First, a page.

Forget the World Series. This ALCS is the matchup people have been waiting for, as the 107-win Astros and 103-win Yankees are set to meet for the second time in three years with a trip to the Fall Classic on the line. In 2017, the wild-card Yankees were a surprise to get that far and took Houston to seven games before losing. On Saturday, the two teams with the best records remaining in the playoffs open the series in Houston. Though when the postseason started, the Astros would have been the favorites, their five-game series against the Rays may give the well-rested Yankees the edge. The Post’s Dan Martin breaks down how the teams match up heading into the series:
At The Plate
Getting on base: Not surprisingly, these teams have two of the top three offenses in the game. When healthy, the Astros have some of the top on-base hitters in the game, led by MVP candidate Alex Bregman. Yordan Alvarez has exploded on the scene since making his MLB debut in June, and Houston has old reliables such as Jose Altuve and George Springer. Though Giancarlo Stanton didn’t provide much power in the ALDS, he still drew walks for an offense that also features DJ LeMahieu and Aaron Judge at the top of the lineup.
Power: The Yankees and Twins weren’t the only teams to break the MLB home-run record, which was 267 going into this season. Houston hit 288, led by Bregman’s 41. He was one of seven Astros to finish with 20-plus homers. Just as important, the Astros led the majors with an OPS of .848. The Yankees weren’t far behind, and if they decide to add Aaron Hicks to the lineup now that he seems to have recovered from an elbow injury, that could give them more power, to go along with Judge, Gleyber Torres and just about everyone else in a lineup that finished with 306 homers. And the Yankees are still waiting for Stanton to find his groove.
On the basepaths: Neither team relies on speed, but the Yankees have struggled keeping runners from stealing late in the season.
In The Field
Infield: Yuli Gurriel, in addition to being a force in the lineup, has developed into a solid defender at first, playing alongside Altuve at second, Bregman at third and Carlos Correa at short. Correa has battled rib and back injuries, but is still capable of making highlight-reel plays. If Hicks gets time for the Yankees, Edwin Encarnacion could get time at first, with LeMahieu moving to third. Whether it’s LeMahieu or Gio Urshela at the corner, the Yankees are solid.
Outfield: The Astros have one of the top defensive outfields in the game, with Springer in center, Michael Brantley in left and Josh Reddick in right. It’s a versatile group. Hicks’ potential return could be just as a defensive replacement, with Stanton still in left, Gardner in center and Judge in right.
Cameron Maybin was the only bench player used by the Yankees in their series against the Twins, but facing a tougher opponent in this round, the Yankees might need more depth, which is where Hicks could help despite having been out since early August. The Astros have veteran presences in Jake Marisnick, Martin Maldonado and Aledmys Diaz, and they added another young player, Kyle Tucker, last month.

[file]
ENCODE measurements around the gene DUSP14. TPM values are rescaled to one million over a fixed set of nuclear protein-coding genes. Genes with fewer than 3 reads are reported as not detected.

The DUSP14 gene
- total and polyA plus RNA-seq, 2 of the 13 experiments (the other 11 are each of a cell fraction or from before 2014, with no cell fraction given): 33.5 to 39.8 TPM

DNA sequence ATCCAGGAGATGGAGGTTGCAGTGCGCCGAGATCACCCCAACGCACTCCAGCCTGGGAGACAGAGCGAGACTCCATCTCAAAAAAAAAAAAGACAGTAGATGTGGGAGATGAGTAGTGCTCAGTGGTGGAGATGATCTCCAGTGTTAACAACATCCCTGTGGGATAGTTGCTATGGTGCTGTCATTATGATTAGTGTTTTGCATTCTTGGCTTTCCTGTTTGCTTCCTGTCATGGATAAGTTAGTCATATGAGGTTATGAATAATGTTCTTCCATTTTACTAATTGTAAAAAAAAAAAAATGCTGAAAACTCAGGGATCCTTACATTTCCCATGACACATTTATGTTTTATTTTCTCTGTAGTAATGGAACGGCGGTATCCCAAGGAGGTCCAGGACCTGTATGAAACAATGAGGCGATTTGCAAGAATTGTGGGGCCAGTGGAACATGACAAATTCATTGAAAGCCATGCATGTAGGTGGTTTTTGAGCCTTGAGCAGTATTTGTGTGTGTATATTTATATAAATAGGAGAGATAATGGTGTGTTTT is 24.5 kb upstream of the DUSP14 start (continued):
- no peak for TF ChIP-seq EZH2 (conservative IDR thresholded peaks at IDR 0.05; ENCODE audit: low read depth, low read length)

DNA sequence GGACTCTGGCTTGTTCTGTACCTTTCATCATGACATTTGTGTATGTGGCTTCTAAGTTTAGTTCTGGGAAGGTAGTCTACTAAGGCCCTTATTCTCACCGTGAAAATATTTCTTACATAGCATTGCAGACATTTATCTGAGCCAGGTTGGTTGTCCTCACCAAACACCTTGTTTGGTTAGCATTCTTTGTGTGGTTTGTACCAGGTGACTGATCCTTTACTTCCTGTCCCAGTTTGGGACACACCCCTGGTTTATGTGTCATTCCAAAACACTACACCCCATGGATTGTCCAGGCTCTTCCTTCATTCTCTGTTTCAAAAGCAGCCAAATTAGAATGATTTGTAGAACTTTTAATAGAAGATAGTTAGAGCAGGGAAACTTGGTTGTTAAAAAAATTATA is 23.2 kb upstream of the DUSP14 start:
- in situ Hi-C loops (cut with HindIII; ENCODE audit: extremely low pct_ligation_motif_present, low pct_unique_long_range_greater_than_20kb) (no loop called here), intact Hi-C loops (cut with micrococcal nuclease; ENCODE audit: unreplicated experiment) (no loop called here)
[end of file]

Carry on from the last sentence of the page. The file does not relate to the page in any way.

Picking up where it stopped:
On The Mound
Rotation: We’ll find out if the rest the Yankees earned by knocking off the Twins early helps James Paxton, Masahiro Tanaka and Luis Severino, and if the added work Gerrit Cole and Justin Verlander needed to exert in Games 4 and 5 versus Tampa Bay will take a toll. Tanaka is forging a reputation as an elite postseason pitcher and Severino is fresh, while Zack Greinke, a key trade-deadline acquisition for Houston, has a dreadful history against the Yankees — especially in The Bronx. Cole, a free agent to be, is pitching like someone who is about to be very, very rich.
Bullpen: The Yankees didn’t make a big splash at the deadline because of their belief in Severino and their bullpen. Their relievers weren’t overpowering in the ALDS, but they were largely effective, and CC Sabathia could be added to the mix if the Yankees think his shoulder and knee are healthy enough. Adam Ottavino wasn’t used much in the ALDS and the Yankees figure to go to the right-hander — as well as Chad Green, Tommy Kahnle and Aroldis Chapman — frequently in this round. Zack Britton’s right ankle bears watching after he left Game 3 of the ALDS with discomfort in the area when he hit it covering first base. Will Harris, Ryan Pressly and closer Roberto Osuna lead Houston’s bullpen. Osuna had an excellent September and has allowed just three runs in 34 career innings against the Yankees.
Aaron Boone certainly seemed to have learned from past postseason mistakes in the first round, using his bullpen aggressively in the first series. A.J. Hinch has led Houston to three straight AL West titles and guided the Astros by the Yankees in the ALCS two years ago, en route to a World Series title.
There’s a reason why the Yankees had hoped to catch Houston for the best record in the AL: No team finished with a better record at home than Houston and they’ll have home-field advantage in this series, just as they did two years ago — when they won all four games at Minute Maid Park. And it was more of the same this season, as the Astros swept the Yankees in Houston and the Yankees won three of four in The Bronx. The Yankees, though, are confident their break following the ALDS will pay dividends.
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